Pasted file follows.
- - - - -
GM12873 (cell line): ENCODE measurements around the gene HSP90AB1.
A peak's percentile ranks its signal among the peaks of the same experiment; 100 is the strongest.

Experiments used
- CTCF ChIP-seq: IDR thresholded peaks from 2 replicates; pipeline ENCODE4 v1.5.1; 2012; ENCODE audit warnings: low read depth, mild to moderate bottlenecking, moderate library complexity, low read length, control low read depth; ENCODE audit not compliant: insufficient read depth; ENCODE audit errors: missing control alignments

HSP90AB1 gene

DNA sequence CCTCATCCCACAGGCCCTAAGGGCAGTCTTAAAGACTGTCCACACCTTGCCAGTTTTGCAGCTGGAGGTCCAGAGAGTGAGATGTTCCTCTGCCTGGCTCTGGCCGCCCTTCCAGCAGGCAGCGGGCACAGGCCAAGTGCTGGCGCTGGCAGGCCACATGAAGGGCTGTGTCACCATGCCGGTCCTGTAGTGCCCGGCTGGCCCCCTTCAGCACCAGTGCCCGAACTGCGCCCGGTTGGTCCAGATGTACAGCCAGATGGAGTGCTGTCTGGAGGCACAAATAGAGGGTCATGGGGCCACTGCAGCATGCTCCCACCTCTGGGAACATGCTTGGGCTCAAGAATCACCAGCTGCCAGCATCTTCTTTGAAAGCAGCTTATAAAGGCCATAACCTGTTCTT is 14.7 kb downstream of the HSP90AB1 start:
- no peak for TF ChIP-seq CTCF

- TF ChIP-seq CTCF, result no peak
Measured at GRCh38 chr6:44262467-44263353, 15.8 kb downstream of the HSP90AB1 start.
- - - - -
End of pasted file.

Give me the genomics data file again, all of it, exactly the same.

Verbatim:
GM12873 (cell line): ENCODE measurements around the gene HSP90AB1.
A peak's percentile ranks its signal among the peaks of the same experiment; 100 is the strongest.

Experiments used
- CTCF ChIP-seq: IDR thresholded peaks from 2 replicates; pipeline ENCODE4 v1.5.1; 2012; ENCODE audit warnings: low read depth, mild to moderate bottlenecking, moderate library complexity, low read length, control low read depth; ENCODE audit not compliant: insufficient read depth; ENCODE audit errors: missing control alignments

HSP90AB1 gene

DNA sequence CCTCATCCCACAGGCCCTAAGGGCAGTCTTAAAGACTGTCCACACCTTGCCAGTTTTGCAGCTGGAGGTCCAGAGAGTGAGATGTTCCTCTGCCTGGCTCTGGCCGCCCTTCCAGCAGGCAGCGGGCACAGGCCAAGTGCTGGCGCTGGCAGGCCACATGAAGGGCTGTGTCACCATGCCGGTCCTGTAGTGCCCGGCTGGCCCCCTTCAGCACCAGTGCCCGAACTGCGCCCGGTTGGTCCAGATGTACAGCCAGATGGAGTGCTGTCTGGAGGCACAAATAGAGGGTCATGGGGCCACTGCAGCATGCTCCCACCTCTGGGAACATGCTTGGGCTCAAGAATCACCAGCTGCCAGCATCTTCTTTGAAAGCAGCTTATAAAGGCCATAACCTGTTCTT is 14.7 kb downstream of the HSP90AB1 start:
- no peak for TF ChIP-seq CTCF

- TF ChIP-seq CTCF, result no peak
Measured at GRCh38 chr6:44262467-44263353, 15.8 kb downstream of the HSP90AB1 start.